I’m not here to prove or to disprove their views, but what they said is behind a lot of what I’d like us to consider. We’ll use the story we just read in Matthew 16 .

II: Knowing Christ helps us to know who we are in this world

When Jesus went around the region of his hometown in Galilee, made trips South to Jerusalem, North to Tyre, or passed through Samaria, disciples followed him. He was their teacher, and they were his students. Mainly they were ordinary uneducated people. Jesus would preach to crowds and occasionally give special lessons for these disciples. The story we read today could be seen as Jesus teaching by “flipped classroom” methodology. He started not by TELLING them anything or by asking them to REPEAT BACK to him something that he had already taught, but by asking, “What do you know?” What he wanted to know was, “based on your own research and learning from the people of this area, who am I?”The answers given were a list of what the character Captain Renault, in the 1942 film Casablanca, would have called, “the usual suspects,” John the Baptist, Elijah, Jeremiah, some other prophet…”

The next question was, “what do YOU think?” to which the answer was given very affirmatively by Simon Peter, his “eager to please and quick to answer” student. (We don’t like guys like that, maybe that’s why I didn’t have a lot of friends in middle school). “You are the Messiah. The Son of the Living God.” In this response, Peter showed what he believed about who Jesus was. If his answer represents the group’s opinion, then it shows that these guys had decided who Jesus was. They knew him to be something more than just a wandering teacher. They knew themselves to be something other than wandering students of a wandering man. They had come to an understanding of themselves as the friends of the Son of God.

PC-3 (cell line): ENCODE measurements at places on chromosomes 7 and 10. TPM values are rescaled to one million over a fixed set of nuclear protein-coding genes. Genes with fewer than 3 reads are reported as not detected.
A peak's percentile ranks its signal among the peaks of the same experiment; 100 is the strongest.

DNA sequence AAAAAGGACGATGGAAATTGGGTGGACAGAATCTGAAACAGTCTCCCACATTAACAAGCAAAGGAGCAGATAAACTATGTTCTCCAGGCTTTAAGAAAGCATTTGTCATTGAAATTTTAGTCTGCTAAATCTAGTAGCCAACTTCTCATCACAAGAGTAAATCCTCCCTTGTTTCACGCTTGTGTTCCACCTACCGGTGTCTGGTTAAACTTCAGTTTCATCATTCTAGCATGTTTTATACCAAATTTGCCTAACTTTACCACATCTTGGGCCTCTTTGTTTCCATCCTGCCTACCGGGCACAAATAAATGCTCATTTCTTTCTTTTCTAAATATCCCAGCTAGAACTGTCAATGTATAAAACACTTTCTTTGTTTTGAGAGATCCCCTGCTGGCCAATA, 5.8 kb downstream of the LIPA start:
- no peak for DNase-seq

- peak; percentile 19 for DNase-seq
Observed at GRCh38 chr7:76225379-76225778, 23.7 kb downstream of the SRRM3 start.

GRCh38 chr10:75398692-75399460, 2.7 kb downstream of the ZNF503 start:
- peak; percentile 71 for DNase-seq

III: There are dangers if we fail to recognize who we are regarding the divine

A lot in Asia operates by relationship. Taiwan is no different than other places, but a LOT in Taiwan is different from how it used to be. My friend John, who left Taiwan 26 years ago, told me this story. In 1990 he was helping a church get started in Kaohsiung. One evening he got a phone call from the pastor he worked for to meet him at a police station. The son of someone in the neighborhood had been arrested for something and was being held at the station. The neighbor asked the pastor to sit with her, and the pastor asked John to come along. Other people who had been detained by the police were there, too. At that time, Taiwan was transitioning from a government where ethnicity mattered to a more inclusive one. The soldiers and officials who had fled China with the ROC government in the late 1940s were no longer in charge at the local level. One other man who had been taken in by the police that evening seemed not to understand the change. Every few minutes he would approach the police sergeant at the desk (who was Taiwanese) and in strongly accented Mainland Mandarin would mention the name of some powerful person whom he knew. The sergeant would nod and tell him to return to his seat. Ten or twenty years earlier, that man’s acquaintance with powerful Mainlanders might have made a difference. But times had changed.